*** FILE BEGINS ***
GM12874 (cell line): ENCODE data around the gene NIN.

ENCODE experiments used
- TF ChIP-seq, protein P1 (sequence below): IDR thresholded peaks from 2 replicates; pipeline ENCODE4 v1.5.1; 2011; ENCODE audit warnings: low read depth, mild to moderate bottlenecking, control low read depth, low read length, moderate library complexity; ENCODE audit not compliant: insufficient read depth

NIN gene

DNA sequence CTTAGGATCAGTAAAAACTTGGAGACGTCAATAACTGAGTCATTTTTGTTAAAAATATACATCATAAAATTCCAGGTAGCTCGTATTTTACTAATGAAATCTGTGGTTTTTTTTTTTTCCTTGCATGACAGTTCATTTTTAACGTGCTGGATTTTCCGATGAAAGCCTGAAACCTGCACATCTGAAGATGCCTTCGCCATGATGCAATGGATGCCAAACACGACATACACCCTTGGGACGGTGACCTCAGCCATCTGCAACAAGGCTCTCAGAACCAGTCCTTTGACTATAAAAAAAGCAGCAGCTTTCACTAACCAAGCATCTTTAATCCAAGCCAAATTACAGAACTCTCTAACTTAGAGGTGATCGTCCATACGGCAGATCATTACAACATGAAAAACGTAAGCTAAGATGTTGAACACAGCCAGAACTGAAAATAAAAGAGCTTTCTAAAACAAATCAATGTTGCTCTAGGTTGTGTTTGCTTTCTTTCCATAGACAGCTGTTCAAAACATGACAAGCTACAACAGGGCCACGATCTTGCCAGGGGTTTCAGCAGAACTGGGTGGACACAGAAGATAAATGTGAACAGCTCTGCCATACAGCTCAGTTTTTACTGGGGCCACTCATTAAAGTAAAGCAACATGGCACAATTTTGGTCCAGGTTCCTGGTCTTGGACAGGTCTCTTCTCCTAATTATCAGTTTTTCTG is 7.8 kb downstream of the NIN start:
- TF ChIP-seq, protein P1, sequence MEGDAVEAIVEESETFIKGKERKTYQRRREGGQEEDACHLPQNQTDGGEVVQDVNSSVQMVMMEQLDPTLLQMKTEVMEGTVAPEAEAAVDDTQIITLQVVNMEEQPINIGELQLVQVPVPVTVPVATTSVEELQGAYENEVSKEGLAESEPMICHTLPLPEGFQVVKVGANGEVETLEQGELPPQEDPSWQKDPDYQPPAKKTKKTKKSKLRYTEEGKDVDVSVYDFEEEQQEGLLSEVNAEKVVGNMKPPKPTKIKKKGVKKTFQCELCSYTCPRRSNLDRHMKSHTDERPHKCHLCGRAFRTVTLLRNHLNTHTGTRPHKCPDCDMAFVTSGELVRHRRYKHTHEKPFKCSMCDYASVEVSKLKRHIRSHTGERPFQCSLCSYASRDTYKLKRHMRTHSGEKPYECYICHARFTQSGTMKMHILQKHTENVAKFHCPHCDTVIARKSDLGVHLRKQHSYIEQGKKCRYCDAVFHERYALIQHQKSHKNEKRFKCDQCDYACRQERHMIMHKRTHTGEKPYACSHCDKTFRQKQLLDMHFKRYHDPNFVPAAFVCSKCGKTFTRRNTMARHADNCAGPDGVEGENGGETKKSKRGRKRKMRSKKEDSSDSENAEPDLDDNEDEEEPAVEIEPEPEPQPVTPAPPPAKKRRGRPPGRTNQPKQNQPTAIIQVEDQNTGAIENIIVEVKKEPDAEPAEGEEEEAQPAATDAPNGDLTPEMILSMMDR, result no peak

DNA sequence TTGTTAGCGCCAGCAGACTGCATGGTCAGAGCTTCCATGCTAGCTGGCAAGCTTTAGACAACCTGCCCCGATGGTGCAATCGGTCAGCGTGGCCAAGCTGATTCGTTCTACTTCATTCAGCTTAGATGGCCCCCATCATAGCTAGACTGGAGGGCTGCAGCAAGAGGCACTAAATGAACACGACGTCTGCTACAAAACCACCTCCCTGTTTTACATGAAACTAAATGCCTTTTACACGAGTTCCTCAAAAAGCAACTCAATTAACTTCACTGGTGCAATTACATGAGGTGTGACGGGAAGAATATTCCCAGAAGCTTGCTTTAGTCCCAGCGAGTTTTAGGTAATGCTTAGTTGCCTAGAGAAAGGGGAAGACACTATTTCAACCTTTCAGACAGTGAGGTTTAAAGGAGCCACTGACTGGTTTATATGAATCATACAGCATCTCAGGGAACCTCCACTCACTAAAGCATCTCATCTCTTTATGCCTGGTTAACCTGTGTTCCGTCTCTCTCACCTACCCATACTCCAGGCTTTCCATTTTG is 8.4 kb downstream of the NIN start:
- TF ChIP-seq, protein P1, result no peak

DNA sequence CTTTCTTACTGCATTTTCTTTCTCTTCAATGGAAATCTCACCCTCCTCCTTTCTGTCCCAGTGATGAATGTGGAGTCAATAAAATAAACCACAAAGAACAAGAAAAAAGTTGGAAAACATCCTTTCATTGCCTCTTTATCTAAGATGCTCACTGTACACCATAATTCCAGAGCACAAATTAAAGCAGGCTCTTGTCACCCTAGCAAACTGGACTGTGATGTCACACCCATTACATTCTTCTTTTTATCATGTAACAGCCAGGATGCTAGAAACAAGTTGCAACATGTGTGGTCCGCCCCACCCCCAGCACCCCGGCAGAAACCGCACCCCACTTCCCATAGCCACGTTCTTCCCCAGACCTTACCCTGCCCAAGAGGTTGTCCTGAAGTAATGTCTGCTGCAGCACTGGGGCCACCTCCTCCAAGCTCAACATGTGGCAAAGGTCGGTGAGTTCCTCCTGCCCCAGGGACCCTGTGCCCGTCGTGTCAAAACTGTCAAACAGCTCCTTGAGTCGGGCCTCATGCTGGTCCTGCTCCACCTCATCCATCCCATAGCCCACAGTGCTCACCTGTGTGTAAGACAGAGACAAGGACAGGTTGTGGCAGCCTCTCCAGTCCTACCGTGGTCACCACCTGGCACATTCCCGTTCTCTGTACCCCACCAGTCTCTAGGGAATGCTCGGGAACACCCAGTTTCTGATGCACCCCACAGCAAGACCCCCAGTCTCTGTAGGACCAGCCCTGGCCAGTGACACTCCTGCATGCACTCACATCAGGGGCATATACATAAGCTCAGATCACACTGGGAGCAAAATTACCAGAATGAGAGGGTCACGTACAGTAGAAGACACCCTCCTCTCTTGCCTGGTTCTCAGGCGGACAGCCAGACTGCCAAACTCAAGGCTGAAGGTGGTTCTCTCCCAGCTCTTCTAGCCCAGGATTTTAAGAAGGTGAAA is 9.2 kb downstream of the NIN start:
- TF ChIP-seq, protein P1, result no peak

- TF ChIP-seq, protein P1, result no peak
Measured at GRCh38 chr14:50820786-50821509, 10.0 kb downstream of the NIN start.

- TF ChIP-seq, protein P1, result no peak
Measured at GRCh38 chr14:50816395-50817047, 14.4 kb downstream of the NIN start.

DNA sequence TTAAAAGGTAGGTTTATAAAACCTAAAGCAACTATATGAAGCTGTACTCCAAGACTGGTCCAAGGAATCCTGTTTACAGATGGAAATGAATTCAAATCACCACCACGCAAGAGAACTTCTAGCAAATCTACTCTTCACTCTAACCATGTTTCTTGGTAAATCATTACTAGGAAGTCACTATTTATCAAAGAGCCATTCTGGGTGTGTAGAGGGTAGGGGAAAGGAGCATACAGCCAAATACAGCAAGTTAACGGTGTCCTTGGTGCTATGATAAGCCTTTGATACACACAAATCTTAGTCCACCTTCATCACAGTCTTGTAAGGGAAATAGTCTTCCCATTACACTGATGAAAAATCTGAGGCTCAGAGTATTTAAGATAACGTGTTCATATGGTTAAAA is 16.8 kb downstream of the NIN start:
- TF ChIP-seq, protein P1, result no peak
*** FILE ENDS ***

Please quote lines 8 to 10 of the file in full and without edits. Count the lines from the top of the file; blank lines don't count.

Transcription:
- TF ChIP-seq, protein P1, result no peak

DNA sequence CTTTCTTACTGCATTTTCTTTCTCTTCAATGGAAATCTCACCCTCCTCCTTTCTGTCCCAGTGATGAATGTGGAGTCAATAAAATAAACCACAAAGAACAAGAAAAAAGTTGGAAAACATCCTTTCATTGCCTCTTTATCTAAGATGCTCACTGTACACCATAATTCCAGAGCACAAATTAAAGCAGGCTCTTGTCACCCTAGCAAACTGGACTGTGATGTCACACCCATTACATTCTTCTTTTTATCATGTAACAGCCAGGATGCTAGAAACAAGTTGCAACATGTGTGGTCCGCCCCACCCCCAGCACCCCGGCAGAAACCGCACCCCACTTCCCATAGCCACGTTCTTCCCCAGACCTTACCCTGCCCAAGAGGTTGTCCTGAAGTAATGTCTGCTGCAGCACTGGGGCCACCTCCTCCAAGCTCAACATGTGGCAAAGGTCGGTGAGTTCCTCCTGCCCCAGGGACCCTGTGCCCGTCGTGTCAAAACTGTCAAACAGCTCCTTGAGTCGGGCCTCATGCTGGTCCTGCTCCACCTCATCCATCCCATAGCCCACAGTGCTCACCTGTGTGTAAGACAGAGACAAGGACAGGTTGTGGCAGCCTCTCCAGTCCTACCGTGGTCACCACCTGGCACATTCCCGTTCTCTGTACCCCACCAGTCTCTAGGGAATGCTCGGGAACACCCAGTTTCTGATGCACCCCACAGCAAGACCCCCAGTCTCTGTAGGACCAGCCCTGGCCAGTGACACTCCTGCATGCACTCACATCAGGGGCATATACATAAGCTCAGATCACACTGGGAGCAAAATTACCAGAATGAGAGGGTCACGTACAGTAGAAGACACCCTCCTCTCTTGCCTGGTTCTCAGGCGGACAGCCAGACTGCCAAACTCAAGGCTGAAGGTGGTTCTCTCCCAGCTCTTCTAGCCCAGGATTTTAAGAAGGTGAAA is 9.2 kb downstream of the NIN start:
- TF ChIP-seq, protein P1, result no peak